Math 2413
Calculus I 
invitationonly section, 14862
Fall 2021
If you have received an
invitation to this section and would like more
information about it, please see the
material below, or email me.
Instructor: Vaughn Climenhaga
 Email: climenha [at] math.uh.edu
TA: Jason Day (jjday [at]
cougarnet.uh.edu)
Course information:
 Lectures: MWF 99:50am, S 119
 Labs: MWF 1010:50am, S 119
 Textbook: James Stewart,
"Calculus: Early Transcendentals", 8th edition
 Supplementary text: Michael
Spivak, "Calculus"
In this course we will study differential and
integral calculus, including continuity, limits,
derivatives, optimization, intermediate and extreme
value theorems, Riemann sums, integration, the
fundamental theorem of calculus, areas, and
volumes. A strong emphasis will be placed on
conceptual and intuitive understanding, on clear and
precise definitions and theoretical notions, and on
the central role that calculus plays in the
scientific world.
If
you received an invitation to join this class, you
might be wondering whether you should enroll in
this section or in the main calculus course. If
you received an invitation and already have AP
calculus credit that would let you proceed
directly to a later calculus course, you may be
wondering whether it is worth taking this course
and revisiting material you have already seen. I
hope the following information is useful as you
make your decision.
FAQ
about the invitationonly section
As the FAQ document indicates, this section includes
a deeper theoretical treatment and a broader view of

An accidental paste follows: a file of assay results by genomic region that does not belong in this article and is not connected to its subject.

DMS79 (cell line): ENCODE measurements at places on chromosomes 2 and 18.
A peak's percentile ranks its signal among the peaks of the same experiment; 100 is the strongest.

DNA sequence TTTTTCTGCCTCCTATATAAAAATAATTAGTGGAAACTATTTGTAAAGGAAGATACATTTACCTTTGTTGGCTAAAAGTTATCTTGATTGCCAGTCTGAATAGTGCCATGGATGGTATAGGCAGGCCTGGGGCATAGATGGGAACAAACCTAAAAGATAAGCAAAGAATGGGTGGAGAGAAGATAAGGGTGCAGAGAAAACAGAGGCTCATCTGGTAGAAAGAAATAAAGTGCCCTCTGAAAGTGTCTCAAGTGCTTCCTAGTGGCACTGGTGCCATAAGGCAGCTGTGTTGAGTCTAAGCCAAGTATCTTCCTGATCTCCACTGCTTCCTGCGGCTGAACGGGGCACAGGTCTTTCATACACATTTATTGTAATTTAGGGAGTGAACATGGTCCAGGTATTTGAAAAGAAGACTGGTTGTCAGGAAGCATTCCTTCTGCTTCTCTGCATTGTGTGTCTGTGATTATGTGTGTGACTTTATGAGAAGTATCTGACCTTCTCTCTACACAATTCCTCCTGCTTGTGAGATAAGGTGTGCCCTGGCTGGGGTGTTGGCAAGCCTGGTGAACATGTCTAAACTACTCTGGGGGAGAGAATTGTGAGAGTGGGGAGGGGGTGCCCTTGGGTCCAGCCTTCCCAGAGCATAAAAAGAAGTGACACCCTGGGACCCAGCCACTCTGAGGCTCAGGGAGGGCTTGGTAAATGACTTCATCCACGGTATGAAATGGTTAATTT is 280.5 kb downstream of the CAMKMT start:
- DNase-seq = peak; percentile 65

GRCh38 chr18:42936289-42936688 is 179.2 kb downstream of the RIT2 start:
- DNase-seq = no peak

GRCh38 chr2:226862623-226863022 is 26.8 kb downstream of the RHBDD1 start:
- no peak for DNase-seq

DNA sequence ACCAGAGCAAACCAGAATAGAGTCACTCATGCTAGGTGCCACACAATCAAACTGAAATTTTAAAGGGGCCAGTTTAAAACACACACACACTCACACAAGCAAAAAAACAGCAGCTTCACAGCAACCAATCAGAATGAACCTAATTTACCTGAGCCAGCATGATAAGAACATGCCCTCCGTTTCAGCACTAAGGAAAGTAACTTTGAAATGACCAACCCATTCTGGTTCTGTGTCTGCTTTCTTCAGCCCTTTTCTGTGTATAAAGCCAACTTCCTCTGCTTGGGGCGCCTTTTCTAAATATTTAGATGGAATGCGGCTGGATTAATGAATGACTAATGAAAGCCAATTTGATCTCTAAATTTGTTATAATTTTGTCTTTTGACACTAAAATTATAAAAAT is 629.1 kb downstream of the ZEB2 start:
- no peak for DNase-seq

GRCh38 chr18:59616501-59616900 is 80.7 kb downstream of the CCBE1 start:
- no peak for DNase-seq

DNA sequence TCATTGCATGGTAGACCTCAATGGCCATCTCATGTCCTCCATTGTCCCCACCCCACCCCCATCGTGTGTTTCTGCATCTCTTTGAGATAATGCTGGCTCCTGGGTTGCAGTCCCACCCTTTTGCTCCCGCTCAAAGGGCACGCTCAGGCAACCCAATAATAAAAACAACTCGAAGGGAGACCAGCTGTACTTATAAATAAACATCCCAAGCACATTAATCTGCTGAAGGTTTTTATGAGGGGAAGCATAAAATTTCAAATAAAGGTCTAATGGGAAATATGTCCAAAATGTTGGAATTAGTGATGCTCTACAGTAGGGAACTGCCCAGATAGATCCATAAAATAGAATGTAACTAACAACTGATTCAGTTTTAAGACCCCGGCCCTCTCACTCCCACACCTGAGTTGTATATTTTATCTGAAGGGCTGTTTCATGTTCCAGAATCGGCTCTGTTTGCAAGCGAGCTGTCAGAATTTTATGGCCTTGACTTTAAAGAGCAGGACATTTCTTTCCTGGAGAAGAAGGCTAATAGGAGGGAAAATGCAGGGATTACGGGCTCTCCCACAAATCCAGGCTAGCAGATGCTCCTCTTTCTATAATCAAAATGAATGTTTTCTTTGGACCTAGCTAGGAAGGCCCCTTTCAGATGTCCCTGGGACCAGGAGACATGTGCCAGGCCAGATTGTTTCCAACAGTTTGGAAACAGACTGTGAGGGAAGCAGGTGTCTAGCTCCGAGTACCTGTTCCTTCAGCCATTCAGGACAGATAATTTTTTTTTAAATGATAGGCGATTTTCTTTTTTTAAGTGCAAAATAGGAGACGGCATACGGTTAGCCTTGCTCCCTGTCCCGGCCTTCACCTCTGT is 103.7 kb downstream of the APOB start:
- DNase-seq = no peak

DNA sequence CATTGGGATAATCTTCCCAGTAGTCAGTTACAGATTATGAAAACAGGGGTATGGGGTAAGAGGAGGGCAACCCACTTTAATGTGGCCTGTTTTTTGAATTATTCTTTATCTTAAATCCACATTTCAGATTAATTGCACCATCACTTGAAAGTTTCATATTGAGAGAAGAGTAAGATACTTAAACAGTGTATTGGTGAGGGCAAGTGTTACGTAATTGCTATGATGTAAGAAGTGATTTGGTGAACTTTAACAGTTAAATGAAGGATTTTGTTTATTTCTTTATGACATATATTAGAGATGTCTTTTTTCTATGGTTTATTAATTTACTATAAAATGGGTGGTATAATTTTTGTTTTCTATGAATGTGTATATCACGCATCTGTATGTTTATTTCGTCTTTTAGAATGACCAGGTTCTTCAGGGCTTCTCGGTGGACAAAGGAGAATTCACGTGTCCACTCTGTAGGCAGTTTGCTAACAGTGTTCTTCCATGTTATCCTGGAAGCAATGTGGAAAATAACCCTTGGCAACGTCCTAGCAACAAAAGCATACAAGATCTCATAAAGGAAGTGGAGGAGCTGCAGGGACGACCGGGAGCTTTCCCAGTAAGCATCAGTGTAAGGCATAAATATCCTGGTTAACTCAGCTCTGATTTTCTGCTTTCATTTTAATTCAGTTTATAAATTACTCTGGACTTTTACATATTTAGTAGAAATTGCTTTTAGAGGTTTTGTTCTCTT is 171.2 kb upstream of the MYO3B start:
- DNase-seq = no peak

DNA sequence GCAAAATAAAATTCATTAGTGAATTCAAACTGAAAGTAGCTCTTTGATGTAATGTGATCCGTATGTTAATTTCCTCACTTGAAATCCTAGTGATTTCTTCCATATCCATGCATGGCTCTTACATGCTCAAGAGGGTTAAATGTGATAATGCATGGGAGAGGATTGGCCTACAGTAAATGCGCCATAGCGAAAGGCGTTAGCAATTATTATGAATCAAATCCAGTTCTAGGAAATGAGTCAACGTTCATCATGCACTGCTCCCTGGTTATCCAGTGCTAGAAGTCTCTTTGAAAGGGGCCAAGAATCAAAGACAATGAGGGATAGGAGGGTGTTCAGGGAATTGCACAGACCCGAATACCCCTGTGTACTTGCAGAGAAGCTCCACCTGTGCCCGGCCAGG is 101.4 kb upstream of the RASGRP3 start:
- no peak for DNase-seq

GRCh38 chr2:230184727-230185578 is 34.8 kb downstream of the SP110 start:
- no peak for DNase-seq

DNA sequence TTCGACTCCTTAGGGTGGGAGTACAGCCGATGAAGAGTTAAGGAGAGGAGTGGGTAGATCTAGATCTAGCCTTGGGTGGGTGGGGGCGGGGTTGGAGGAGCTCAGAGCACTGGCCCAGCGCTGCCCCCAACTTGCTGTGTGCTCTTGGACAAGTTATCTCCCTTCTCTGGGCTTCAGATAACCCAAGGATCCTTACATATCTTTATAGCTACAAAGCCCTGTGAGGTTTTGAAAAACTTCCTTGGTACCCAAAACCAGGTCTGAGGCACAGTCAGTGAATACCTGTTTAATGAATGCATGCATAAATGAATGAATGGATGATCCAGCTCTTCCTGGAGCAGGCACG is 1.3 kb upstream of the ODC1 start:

applications compared to the main sections. To get a
better feel of what that means, the following two
videos illustrate the kind of discussion that will
occur in this course, but probably not in the main
sections or in an AP class. (You may need to sign in
using your UH account to view the videos; please
email me if you have trouble.)
Defining the sine function (40 minute video,
theory)  notes
Calculus
and rainbows (43 minute video, application) 
notes
The majority of the course will consist of the same
topics as those that appear in the main sections,
but I hope that those videos give you some sense of
how this section goes beyond what you would find
there. When I began my own undergraduate studies, I
had already taken calculus in high school and had
the option of using that credit to skip over the
first semester of calculus; nevertheless, I was
persuaded to enroll in a special section that
covered the material I had already seen, but from a
deeper and more advanced point of view. That proved
to be one of the formative experiences of my
mathematical career and serves as some of the
inspiration for my own teaching in this course. If
you have been invited to enroll in this section, and
if it appears to be a good fit based on the
information above, then I hope that you will join me
on the journey this semester.
Finally, if you want to really see what we did the
last time I taught this course, you can have a look
at my typed lecture notes for Calculus
1 and Calculus
2. Note that those are somewhat rough and
unpolished, and certainly contain errors, which I
will hopefully find and correct as I produce a more
refined version this year.


Homework assignments
See course page on BlackBoard
for HW assignments and solutions